Charles Bukowski’s Poem, ‘Trashcan Lives’

Bukowski.

For those who don’t live in the United States reading this, you probably are aware that we have a presidential election unfolding, and naturally, at the moment, I went searching for my poetry boy, Charles Bukowski, to soothe my soul with his grit and bite. [As an aside, I love to imagine that somehow, somewhere in the United States, there’s one person who has no idea what happened yesterday or what is happening today.] Fair warning, I use a lot of parentheses in this piece, and well, I’m brain fried and going with it.

The poem is titled, “Trashcan Lives.” At this link, it’s in full, but here’s an excerpt:

this is the way a democracy
works:
you get what you can,
try to keep that
and add to it
if possible.
this is the way a dictatorship
works too
only they either enslave or
destroy their
derelicts.

You can see why it jumped out to me tonight. But the earlier part of the poem is something I’ve been trying to figure out: “and I think about/the boys on the row/I hope some of them have a bottle of/red.”

What’s “boys on the row” mean? My first thought was, given the mention of being owned and locks later, that Bukowski is talking about prisoners on death row (I also thought about rows of houses in the suburbs). But, upon thinking about it further, it occurred to me he likely means skid row, right? That’s a catch-all name given for homeless encampments in various cities, most notably Los Angeles. That also makes sense with his concern with them as the “wind blows hard tonight,” which, I love that opening. “The wind blows hard tonight,” is a simple, but direct opening that sets the stage for the rest of the poem. [Ha, I just noticed as I was putting this post together and posted the title and noticing again, more clearly, that it’s called, “Trashcan Lives,” which is an even further obvious hint that this is about those on skid row.]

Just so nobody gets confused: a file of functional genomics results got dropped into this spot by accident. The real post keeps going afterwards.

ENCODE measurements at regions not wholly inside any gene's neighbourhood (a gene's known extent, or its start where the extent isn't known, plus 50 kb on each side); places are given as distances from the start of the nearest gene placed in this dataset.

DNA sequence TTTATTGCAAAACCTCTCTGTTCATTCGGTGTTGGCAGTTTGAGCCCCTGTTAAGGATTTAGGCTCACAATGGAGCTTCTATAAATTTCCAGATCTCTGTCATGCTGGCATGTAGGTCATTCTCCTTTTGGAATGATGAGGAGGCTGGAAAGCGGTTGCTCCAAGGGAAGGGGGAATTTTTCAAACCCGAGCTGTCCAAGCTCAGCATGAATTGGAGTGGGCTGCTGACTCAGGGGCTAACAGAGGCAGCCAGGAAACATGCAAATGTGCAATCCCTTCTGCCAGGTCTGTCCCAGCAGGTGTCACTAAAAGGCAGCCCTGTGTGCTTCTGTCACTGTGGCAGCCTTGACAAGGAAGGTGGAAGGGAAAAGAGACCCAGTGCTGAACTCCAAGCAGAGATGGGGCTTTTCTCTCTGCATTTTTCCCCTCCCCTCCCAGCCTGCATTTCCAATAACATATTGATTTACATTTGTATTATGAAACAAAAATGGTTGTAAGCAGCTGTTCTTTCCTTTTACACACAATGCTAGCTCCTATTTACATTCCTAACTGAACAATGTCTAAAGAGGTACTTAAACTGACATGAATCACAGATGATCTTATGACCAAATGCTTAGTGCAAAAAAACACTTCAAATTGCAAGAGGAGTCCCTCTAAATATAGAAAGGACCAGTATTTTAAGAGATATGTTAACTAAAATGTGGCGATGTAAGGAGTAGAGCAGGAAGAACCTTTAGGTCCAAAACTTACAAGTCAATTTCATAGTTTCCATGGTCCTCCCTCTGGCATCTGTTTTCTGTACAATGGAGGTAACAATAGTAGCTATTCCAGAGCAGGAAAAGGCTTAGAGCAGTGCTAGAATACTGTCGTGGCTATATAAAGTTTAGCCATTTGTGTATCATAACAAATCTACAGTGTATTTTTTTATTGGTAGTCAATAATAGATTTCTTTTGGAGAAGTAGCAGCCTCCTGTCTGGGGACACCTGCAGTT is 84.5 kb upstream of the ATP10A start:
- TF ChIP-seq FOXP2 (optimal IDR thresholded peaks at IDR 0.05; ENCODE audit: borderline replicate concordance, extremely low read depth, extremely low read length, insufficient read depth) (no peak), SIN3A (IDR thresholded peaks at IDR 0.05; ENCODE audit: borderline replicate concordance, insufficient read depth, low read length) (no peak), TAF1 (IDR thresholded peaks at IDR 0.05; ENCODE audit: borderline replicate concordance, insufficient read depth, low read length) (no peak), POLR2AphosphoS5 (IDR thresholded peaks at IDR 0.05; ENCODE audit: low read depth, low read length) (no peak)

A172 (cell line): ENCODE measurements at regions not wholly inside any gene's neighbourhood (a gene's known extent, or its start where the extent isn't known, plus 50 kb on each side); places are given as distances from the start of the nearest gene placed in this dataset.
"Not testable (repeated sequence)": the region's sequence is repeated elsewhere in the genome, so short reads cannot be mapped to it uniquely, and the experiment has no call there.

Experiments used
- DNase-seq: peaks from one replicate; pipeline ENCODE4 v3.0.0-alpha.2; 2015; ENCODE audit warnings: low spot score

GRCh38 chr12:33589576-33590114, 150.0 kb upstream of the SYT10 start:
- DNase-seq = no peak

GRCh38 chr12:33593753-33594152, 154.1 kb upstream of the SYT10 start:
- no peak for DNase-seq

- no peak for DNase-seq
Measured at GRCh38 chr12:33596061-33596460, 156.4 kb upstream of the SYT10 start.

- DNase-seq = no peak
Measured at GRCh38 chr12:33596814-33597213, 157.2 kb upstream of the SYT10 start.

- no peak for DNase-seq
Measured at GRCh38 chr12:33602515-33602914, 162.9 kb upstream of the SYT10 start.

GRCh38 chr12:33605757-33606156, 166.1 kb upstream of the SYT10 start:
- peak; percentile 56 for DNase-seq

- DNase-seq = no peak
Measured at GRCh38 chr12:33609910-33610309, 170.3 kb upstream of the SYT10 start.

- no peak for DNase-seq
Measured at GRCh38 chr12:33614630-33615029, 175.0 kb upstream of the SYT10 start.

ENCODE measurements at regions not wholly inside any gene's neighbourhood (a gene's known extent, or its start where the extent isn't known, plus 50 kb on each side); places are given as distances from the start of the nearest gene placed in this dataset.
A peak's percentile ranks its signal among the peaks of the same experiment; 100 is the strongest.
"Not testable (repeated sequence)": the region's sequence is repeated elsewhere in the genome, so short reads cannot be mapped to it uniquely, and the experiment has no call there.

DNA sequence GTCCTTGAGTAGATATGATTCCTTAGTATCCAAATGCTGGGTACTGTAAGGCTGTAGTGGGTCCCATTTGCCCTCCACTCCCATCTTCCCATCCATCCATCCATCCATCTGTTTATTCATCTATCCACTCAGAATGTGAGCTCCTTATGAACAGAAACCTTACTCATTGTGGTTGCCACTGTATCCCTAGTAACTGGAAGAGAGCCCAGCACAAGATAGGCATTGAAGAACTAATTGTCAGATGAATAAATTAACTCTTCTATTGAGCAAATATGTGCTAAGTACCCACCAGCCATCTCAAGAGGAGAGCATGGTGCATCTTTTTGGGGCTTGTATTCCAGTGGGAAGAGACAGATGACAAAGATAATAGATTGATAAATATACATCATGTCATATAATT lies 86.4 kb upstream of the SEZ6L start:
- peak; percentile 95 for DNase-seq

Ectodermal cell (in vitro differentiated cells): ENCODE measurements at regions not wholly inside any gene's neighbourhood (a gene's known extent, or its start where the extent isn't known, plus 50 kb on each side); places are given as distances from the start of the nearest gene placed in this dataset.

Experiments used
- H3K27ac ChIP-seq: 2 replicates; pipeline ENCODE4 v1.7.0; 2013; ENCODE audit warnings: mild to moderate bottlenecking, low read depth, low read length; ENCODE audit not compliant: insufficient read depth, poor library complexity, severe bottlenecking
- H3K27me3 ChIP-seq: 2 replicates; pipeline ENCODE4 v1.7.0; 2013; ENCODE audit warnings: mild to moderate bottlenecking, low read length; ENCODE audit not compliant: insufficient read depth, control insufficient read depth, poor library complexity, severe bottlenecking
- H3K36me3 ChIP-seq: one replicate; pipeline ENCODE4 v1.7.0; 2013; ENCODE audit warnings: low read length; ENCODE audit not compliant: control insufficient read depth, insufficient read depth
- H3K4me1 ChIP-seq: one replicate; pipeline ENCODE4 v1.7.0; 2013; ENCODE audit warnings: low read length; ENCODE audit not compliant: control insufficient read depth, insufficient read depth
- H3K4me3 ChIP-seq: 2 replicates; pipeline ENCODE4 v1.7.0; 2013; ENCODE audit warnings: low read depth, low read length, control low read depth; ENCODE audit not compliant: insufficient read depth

But the vantage point of a homeless person looking upon everything owned (which you don’t own) and everything locked (from you) is potent, and then tying that into a larger critique (perhaps?) of democracy and how it works. Life or democracy, in Bukowski’s estimation, is about getting what you can (more stuff to put behind locks), and adding to it when you can. Meanwhile, the boys sit on the row, shivering from the hard wind, and drinking a bottle of red (which I assume to be red wine)?

There’s something particularly sad and depressing about the closing of the poem, where it’s almost a worse fate to be neglected and forgotten than it is to be enslaved or destroyed. I’m not sure I necessarily agree with Bukowski on that score, but it’s a potent point, all the same. And in a way, whether it’s a dictator or a democracy, whether you take that to be a metaphor for life or a literal point, in either case, Bukowski says, “it’s a hard cold wind.” Ah. My brain sings when we get nice bookends. I love that wraparound. But I also love the image. That whether you’ve living under a dictatorship or a democracy, whatever this life is we as humans are living, the “derelicts” among us, are bracing against the hard cold wind nonetheless. The wind doesn’t necessarily blow any different on the skin of the forgotten.

[Another late insert … This is why I love poetry because I can read it four times, think about it, and have a point circle back to my brain later. It only occurred to me now that he uses “derelicts.” That dictatorships kill their derelicts. A derelict is a homeless person. Which, again, makes his point of who the boys on the row are all the more obvious. Welp. I still like the interpretation of death row, too. Alas.]

My apologies again, as I’m feeling rather subpar in my analysis tonight, as you can see from how this poem took a few readings for its obviousness to hit me on the head, but well, *looks around*.

What do you make of this poem? It resonated with me more so tonight than usual, but overall, it’s a resonant message.

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